The purpose of this study was to analyse the neurodevelopmental characteristics of preschool toe-walkers by comparing them to a control group.
For this reason, medical histories of children aged between 3-6 years were collected and a clinical assessment was performed to select the sample.
In the second stage, participants were classified as either toe-walkers or controls.
The toe walking group included those children who had previously been diagnosed with toe walking by a paediatrician, traumatologist, or neurologist, and who displayed a preference for toe walking.
The control group included those children spontaneously attaining a heel-toe gait.
Neurodevelopment was assessed with the CUMANIN questionnaire (Cuestionario de Madurez Neuropsicológica Infantil), a screening tool validated in Spain which evaluates different areas of a child’s neurological maturation considering his or her chronological age. This helps in providing comprehensive information of a child’s development (cognition, perception, motor function, language, and laterality).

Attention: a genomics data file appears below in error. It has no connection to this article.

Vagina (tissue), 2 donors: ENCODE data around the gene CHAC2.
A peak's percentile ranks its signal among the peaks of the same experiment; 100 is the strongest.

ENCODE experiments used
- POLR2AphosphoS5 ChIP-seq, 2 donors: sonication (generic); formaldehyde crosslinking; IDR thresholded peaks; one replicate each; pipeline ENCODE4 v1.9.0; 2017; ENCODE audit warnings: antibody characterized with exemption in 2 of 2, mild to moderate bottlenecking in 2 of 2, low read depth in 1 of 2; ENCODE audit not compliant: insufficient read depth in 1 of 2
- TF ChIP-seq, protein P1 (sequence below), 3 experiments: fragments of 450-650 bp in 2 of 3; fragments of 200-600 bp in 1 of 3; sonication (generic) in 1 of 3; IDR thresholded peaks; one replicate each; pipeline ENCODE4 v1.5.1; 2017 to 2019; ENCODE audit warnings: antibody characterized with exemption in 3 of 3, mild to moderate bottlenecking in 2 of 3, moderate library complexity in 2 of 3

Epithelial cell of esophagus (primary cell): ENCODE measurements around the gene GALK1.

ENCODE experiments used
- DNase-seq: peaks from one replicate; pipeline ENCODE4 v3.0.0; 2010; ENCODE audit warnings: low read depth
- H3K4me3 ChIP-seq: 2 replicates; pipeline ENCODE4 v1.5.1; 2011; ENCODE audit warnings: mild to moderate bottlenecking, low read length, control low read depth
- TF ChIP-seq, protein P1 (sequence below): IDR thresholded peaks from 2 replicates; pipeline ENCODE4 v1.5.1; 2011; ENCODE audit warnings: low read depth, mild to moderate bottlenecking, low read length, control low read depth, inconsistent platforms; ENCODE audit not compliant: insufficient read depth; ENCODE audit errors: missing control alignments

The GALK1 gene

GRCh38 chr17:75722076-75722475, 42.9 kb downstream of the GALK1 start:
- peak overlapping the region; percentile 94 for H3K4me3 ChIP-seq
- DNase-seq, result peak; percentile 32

Regarding the initial interview on potential risk factors for toe walking, the only significant intergroup differences the authors found were in family history of toe walking and presence of biological risk factors during the postpartum period.
Circumstances of delivery were also considered with a high frequency of caesarean deliveries and other risk factors associated with delivery in both groups.
Although crawling was the most frequent form of locomotion in both groups, dragging and bottom scooting were found in 11.1% and 4.4% of toe walkers.
The percentage of parents or guardians who perceived motor difficulties in their children was significantly higher in the toe-walking group (59%) than in the control group.
The clinical interview gathered data on risk factors for toe walking. One such factor was a family history of toe walking which was present in 17% of toe walkers in the sample.
The findings of the study proved that toe walkers have specific neurodevelopmental features, supporting the hypothesis that toe walking is a marker of developmental alterations.
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